Tight credit and a slumping housing market that has reduced the use of home equity as a loan source is causing people to look in other directions to borrow money. And for those who are participants in 401(k) plans, there may be a loan provision in their plan to utilize. But there is a downside to consider.
- They’re losing the earnings on their accounts since there’s less money to invest.
- The tax shelter advantage is lost since the loan is paid back with after-tax dollars.
- The interest paid on the loan is not deductible since it’s considered regular consumer debt.
- If the participant terminates employement prior to paying off the loan, the loan has to be repaid or it’s considered a taxable distribution with a 10% penalty tax if the participant is under age 59 ½ .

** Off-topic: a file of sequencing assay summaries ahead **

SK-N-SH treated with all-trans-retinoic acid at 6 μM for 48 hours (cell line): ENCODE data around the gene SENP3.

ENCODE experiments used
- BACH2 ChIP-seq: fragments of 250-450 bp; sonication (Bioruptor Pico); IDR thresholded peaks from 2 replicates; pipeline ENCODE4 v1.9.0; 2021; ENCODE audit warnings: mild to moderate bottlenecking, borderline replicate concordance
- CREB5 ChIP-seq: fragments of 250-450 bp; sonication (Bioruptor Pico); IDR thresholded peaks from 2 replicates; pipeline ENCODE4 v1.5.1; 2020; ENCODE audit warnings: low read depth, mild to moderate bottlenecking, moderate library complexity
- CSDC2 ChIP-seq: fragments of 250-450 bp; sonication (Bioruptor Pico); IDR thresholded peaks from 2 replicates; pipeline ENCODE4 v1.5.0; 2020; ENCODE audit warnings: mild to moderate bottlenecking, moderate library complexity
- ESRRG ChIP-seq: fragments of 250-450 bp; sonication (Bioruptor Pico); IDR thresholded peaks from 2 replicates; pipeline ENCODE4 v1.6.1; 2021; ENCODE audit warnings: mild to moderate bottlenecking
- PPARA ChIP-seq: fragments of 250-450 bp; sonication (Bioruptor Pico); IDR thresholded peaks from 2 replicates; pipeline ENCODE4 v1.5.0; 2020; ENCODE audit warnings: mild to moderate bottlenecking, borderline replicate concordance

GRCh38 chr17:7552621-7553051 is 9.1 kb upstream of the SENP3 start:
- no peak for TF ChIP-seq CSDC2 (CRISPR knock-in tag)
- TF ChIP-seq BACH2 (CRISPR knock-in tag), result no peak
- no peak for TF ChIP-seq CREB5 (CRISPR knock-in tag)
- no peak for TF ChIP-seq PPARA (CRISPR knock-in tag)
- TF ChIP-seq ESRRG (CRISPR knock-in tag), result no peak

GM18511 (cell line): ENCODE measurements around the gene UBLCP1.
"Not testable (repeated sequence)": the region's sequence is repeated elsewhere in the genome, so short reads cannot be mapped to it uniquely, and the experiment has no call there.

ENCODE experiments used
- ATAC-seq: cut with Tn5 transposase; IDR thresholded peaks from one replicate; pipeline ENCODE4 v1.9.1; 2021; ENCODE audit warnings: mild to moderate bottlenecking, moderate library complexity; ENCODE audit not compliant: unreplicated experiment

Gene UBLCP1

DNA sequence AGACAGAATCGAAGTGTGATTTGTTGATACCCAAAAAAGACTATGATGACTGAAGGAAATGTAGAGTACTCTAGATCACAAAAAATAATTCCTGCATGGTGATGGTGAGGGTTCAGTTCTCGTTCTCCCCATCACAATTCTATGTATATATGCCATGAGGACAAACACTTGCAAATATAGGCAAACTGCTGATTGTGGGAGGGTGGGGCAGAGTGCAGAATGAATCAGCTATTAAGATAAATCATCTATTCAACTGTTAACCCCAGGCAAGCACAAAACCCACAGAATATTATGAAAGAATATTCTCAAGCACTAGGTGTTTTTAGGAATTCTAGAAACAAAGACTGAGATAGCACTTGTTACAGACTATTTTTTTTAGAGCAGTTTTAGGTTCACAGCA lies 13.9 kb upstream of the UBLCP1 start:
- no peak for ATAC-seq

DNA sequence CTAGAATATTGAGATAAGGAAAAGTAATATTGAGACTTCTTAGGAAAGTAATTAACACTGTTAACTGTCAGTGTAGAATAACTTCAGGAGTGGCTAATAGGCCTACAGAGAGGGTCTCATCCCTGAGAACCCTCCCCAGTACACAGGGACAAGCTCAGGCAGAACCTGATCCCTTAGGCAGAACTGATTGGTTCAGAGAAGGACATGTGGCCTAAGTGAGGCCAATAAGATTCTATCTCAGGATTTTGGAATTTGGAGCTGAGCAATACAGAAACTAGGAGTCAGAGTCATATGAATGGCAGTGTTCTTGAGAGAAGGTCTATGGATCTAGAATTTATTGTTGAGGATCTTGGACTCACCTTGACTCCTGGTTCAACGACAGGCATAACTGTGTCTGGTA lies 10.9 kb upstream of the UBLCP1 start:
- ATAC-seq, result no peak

Here’s an example of the financial impact of a 401(k) loan from T. Rowe Price. Assume that the participant has been making monthly contributions of $264 to his 401(k) account and has been earning annualized return of 8%. Now at age 40, he takes out a loan for $50,000 for 5 years at an interest rate of 7%. His after-tax monthly loan repayment would be $198 and he halts his monthly contributions to the plan.
By taking the loan:
- His balance at end of 5-year payback period would be $74,143, and
- His balance at age 65 would be $520,799.
But if he doesn’t take the loan:
- His balance at end of the 5-year payback period would be $93,891, and
- His balance at age 65 would be $618,095.
Taking the 401(k) loan reduces the employee’s account balance by approximately 21% at the end of the 5-year payback period, and by approximately 19% at age 65.
Something to consider.